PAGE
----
The last thing I’d like to mention is that you have to run your own race. God has a specific course for you. Your race isn’t the same as everyone else’s. Keep your focus on what and how God called you to live not on how He’s called others to live. Don’t compare yourself, your race or how you run to others. You have a different race, but the same goal. Paul knew Timothy was facing this distraction so he wrote to him in I Timothy 6:12, “Run your best in the race of faith, and win eternal life for yourself; for it was to this life that God called you… (GNT)” You run your best race by focusing on what God called you to, not what He called someone else to. So get rid of the weights that hold you down, fix your eyes on the prize and run your race.

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The Marathon Message

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There’s a story about a man named Pheidippides who lived in Greece in the fifth century. After fighting in a battle against the Persians, he ran from the town of Marathon to Athens to announce the outcome of the battle and that the Persians were headed there to attack. He burst into the assembly and shouted, “Victory!” Shortly thereafter, he collapsed and died. To honor what this man did, people now run about the same distance he did in Marathons. They push their bodies to run over 26 miles as fast as they can.

I’m reminded of the race that you and I are in. Paul told us in I Corinthians 9:24-26 that we need to run our race in order to win. He said that it’s for a temporary crown, but for an eternal one. He then finishes off by saying, “I run with purpose in every step.” Pheidippides ran with purpose as well. He knew that he had to get the message to Athens. He knew there would be trouble if he didn’t. I’m sure he was tired and sore from fighting all day in heavy armor, but he still ran. With every step, he thought about the message he had been given.

What about us? Are we running every step of our race thinking about the message we carry? There is no life too ordinary or too complicated that it is not our responsibility to carry and deliver His message. II Corinthians 4:7 says, “We carry this precious message around in the unadorned clay pots of our ordinary lives.” Paul recognized that each one of us who have received Christ have this message in us. There’s no life to ordinary that you can’t share “Victory” with someone else. There are too many people who need to hear the Good News we carry for us to remain still and silent.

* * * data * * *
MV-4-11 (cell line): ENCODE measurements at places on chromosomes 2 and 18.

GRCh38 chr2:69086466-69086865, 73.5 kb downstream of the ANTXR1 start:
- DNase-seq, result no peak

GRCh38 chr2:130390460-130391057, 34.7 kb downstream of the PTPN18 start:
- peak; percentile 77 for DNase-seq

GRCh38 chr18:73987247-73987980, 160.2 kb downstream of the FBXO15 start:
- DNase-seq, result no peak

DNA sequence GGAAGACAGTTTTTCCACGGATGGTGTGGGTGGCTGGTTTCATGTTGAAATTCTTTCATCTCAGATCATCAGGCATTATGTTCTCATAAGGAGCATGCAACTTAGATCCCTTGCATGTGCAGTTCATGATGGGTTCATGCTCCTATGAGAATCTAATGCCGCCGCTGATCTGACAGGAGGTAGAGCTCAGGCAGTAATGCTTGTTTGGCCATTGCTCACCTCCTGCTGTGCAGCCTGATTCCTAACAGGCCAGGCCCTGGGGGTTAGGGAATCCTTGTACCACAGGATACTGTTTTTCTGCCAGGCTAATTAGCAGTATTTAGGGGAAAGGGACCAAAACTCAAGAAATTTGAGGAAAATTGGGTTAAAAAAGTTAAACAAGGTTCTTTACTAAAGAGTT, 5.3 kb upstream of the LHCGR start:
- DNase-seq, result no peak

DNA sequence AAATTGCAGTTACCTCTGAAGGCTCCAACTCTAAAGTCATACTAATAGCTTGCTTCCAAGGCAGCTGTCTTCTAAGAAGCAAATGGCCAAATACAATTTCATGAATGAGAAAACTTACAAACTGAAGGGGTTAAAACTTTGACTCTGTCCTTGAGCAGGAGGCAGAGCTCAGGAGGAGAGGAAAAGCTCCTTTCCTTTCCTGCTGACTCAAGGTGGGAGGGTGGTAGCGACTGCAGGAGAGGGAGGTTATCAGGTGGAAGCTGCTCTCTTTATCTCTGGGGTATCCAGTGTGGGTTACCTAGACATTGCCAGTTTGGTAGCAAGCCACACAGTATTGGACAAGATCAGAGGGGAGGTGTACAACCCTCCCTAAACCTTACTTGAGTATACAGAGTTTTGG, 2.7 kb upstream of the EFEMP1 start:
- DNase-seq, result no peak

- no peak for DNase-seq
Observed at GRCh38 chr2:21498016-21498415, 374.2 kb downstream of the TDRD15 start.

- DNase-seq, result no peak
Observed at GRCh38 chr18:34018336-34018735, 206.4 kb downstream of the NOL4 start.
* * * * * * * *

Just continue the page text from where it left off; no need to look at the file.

Eventually we will all get to the finish line. We will all have to stand before God and give an account of how we ran our race. Will the story your life tells be one where you kept the message bottled up and hidden or will it be one where you gave your all in this race so that others may know? If it’s the first of the two, the good news is that your race is not over. There is still time to run your race with purpose. There is still time for you to pick up the pace and to finish strong. When you get to the finish line, you want to be able to shout, “Victory!” And then be able to say like Paul did, “I’ve run hard right to the finish, believed all the way. All that’s left now is the shouting – God’s applause.”

Don’t get caught up in running for the applause of man. That’s the temporary crown that fades. The applause of God is what matters. The way to get the applause of God is to run this race for His glory, not our own. It’s to make His name known and not our own. This treasure that we have inside of us was meant to be shared. The message of Christ’s victory at the cross must be shouted in the assembly until all have heard. Until then, how can we rest? How can we live our lives without purpose? It’s why we were created. It is our purpose.